Reading a Lesson


Your voice helps people to worship. Read the scripture so that they hear it and understand what you are saying, you are giving voice to God’s Word.

Work at speaking loudly without shouting, and clearly without mumbling. Don’t forget to breathe; it is like singing, without air, you don’t have much volume. How fast you speak is important: it should not be so fast that it is rushed, nor should it be too slow.

Diction is important. Work on saying the consonants in the middle and end of words. Diction helps you to speak clearly. For people with hearing difficulty, good diction and a moderate pace are important; otherwise, people will hear your words slurred together.

Once you have the basics down, try adding some inflection and to add emphasis to the reading. The tone should fit the context of the reading; joyful where it is joyful, sad where it is sad.


Read the lesson out loud ahead of time from the translation you will use during worship. The lectern Bible at St. Stephen’s is the New Revised Standard Version (NRSV). Several NRSV Bibles are in the pews and Vestry Room for your use.

The Bible is a library of books. The three sections are Old Testament, or the Hebrew scriptures, the Apocrypha or books between the Old and New Testaments, and the New Testament, which has the Christian writings. To find a particular book, look it up in the index, or commit the order of the books to memory.

A reading is written in a particular format, for example, Ezekiel 37:1-14, thirty-seven is the chapter, and the numbers after the colon (:) indicate the first and last verses of the passage. For a passage that includes several portions from different chapters such as Genesis 2:15-17; 3:1-7, the semi-colon (;) separates the portions. Sometime a reading will be given showing a partial verse such as Romans 6:1b –8. A verse may have two or three sentences in it and the reading may start at “b” the second sentence or “c” the third sentence or ending with “a” the first sentence as in Isaiah 4:5-9a.

If the passage begins with a pronoun, insert the proper name, ex. “After they proclaimed the good news” (Acts 14:21) read, “After Paul and Barnabas proclaimed the good news.” Read the scripture just before where the passage starts to determine who is speaking.

Check out the passage for words that are difficult to pronounce. Hard words in the Bible may be printed phonetically, ex. Zech-a-ri’-ah. A small book, ‘A Guide to Pronouncing Biblical Names’ that gives phonetic pronunciation of words, is kept with the lectern Bible for readers to reference. A tip, syllables normally begin with a consonant. Ask the clergy or an experienced reader for assistance. 

Preparation at the Church

Look at the lesson in the lectern Bible prior to the service and notice where the passage starts and stops. This helps you find your place when you go up to read.

Ensure the marker is in the right place.

Lectern Light and Mike

If the light is not on, turn it on so that you can see. Position the mike so that it points directly at your mouth, no closer that 2 inches or 5 centimeters.

Even if you have a good voice, use the mike. People who are deaf, are deaf in different frequency ranges, and they may be deaf in the range your voice is in.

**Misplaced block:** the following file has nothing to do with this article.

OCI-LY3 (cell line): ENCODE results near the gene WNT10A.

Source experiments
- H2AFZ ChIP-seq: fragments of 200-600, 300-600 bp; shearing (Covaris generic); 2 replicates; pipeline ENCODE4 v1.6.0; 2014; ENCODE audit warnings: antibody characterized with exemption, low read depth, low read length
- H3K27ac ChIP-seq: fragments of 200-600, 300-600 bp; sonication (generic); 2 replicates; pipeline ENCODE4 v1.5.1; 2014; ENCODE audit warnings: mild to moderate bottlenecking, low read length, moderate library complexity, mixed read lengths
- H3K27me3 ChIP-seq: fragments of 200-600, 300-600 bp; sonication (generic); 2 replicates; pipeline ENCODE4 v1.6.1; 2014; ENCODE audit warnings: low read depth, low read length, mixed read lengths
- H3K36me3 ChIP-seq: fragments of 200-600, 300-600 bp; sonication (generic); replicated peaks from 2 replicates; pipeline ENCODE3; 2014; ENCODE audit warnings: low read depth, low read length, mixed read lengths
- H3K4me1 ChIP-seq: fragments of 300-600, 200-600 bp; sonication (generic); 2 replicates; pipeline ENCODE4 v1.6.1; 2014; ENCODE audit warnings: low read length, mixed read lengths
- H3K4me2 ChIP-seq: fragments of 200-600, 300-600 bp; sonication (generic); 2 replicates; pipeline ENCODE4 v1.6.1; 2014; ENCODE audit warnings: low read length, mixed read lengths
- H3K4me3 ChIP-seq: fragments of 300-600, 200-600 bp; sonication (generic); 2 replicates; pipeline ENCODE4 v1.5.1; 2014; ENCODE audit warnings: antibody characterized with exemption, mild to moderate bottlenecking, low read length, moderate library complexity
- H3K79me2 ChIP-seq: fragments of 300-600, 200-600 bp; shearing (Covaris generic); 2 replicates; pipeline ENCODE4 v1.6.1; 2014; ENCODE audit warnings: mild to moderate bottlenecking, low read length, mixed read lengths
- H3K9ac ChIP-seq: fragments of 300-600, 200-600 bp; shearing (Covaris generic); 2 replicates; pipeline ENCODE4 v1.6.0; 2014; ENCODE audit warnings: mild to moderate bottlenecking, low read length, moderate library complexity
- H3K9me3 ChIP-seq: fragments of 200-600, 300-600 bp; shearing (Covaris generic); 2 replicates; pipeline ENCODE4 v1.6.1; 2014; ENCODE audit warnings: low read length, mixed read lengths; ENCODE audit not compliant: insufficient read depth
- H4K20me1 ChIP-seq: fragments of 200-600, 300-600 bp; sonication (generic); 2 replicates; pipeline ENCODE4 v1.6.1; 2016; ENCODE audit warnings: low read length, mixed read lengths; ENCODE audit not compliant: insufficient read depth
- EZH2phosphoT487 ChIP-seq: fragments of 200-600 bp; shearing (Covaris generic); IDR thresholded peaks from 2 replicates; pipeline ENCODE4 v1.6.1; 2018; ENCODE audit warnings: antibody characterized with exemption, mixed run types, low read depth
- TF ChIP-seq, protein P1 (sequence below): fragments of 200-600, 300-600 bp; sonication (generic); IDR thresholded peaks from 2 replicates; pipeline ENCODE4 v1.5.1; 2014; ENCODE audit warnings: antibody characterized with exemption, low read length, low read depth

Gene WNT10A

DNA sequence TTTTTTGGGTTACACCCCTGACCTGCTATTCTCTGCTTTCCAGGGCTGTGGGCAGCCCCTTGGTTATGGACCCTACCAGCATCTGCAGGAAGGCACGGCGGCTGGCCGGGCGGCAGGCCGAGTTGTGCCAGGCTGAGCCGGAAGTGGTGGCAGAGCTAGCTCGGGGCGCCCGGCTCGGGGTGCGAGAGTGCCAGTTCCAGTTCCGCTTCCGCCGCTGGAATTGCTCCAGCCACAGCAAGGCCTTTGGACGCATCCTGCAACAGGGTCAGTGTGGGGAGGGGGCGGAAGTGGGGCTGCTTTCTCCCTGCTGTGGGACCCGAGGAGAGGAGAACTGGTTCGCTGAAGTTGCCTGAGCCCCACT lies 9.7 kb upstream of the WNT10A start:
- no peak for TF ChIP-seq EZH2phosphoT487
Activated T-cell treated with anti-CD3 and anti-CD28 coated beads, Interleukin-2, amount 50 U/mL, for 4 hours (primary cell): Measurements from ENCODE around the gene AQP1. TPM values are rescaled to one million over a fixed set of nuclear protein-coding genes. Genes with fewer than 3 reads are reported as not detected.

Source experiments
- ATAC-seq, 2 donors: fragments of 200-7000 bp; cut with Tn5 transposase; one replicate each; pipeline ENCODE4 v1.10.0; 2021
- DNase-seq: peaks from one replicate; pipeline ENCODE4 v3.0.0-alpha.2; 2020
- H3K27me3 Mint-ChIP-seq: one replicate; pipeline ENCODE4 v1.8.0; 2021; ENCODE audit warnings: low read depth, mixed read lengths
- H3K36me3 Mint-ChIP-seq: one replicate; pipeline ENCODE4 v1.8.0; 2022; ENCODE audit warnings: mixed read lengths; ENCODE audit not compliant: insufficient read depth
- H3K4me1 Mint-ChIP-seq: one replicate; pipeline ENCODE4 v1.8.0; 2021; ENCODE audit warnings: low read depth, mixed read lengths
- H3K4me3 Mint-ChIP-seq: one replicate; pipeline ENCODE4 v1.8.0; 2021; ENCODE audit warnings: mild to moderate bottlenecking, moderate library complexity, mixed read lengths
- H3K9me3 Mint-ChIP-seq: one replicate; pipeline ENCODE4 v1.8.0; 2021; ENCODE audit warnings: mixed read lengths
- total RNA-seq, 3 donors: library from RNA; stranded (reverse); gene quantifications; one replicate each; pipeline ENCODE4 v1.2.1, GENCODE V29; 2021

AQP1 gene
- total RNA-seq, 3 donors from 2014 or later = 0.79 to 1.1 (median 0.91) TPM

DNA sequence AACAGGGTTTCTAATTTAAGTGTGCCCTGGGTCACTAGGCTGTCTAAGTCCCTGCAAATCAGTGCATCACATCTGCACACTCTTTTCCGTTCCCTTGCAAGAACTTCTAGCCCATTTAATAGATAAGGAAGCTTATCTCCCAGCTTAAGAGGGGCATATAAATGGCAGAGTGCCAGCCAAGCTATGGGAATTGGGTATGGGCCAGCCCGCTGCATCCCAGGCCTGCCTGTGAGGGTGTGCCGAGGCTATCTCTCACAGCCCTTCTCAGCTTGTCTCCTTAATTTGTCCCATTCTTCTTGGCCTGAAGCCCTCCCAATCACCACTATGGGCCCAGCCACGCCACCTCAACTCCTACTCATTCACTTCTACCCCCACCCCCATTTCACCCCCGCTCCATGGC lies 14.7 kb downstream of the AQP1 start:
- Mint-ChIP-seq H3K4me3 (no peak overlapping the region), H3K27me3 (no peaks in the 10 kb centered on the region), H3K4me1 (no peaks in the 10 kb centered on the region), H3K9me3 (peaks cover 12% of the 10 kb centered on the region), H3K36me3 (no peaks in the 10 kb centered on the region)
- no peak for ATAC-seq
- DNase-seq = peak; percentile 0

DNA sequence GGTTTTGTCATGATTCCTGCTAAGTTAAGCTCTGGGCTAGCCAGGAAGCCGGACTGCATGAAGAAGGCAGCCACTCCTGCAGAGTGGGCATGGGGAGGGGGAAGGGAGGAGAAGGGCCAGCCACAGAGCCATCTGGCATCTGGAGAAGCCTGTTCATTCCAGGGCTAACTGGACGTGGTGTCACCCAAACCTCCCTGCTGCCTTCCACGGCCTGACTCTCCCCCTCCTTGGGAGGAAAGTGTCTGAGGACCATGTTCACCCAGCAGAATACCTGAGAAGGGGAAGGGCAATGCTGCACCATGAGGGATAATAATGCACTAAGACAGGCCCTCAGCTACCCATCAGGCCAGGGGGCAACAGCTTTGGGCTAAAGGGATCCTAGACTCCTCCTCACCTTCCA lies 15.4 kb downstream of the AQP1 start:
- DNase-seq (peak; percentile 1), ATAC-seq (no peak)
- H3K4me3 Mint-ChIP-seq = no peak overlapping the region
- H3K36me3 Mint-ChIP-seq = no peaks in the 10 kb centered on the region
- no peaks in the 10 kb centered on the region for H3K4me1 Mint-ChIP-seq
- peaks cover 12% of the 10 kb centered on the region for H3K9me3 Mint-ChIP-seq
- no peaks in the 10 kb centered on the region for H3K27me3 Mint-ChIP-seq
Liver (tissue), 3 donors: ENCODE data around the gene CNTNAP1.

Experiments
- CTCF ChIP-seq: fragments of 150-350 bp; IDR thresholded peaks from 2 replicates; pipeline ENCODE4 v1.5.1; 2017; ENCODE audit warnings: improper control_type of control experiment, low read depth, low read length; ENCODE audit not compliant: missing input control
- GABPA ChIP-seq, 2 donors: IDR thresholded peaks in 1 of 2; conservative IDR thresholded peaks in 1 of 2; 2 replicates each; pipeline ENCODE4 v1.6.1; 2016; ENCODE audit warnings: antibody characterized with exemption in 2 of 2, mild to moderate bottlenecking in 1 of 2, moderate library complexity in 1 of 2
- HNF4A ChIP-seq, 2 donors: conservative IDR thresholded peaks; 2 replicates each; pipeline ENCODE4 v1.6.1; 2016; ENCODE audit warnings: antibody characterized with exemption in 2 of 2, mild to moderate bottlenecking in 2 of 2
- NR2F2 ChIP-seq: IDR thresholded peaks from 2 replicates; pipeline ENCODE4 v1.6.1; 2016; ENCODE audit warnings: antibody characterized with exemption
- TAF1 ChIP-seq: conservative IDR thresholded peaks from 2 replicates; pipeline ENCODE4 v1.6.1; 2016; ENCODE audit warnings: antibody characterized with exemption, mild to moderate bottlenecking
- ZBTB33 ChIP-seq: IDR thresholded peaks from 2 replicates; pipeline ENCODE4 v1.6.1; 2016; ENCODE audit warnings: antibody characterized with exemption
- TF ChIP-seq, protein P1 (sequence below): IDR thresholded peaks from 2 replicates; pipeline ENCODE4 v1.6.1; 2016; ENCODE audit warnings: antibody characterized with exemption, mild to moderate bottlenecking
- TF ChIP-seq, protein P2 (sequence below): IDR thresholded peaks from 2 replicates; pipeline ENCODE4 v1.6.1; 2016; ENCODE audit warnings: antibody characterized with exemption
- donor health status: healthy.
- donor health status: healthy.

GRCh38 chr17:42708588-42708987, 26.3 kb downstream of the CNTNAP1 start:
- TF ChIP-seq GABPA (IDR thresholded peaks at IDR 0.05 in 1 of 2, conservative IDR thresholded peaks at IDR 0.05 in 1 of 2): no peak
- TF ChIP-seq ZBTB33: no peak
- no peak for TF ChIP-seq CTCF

Reading a Lesson

Walk up to the Bible as soon as it is appropriate. You may want to ensure that you sit near the aisle.

Look at the congregation before you begin. Introduce the reading with, “A reading from [name of book]”. You don’t need to say, “The reading is taken from …” nor do you need to give the chapter and verse. The chapter and verse is in the bulletin so, that if people want to, they may read along in a pew Bible or look it up at home later on.

Read the lesson with conviction.

When finished look at the congregation and say, “The Word of the Lord”. People should respond with, “Thanks be to God.” Turn the page in the lectern Bible to the next lesson so it is ready for the next reader.

It is appropriate to look at the congregation when you start the reading and once you have finished. To look while you are reading may cause you to loose your place.

When you pass the altar, it is customary to bow at the cross.

Giving the Context for the Lesson

The context can include when, where and what has just happened or just been said. It is given after the reading has been introduced.

Readers do not have to give the context, but if you can, it is helpful to people in the congregation. People coming to worship with little knowledge of the Bible may not know the context of a passage of scripture without assistance.

To figure out the context, read the scripture just before and just after the passage that you are reading; look at the paragraph headings; look at the written introduction to the book of the Bible and/or read about the Book the passage is from in Eerdman’s Dictionary of the Bible found in the library in the Parish Hall. An example of an introduction for a reading from Philippians, ‘Paul is writing from prison to the church in Philippi’; or from Exodus, ‘Moses is speaking to the people after they have worshiped the golden calf while Moses was on Mount Sinai’. As you prepare your introduction, imagine someone hearing your reading with no knowledge of the Bible.

For a discussion of the lectionary and how the reading is used in planning the worship, see: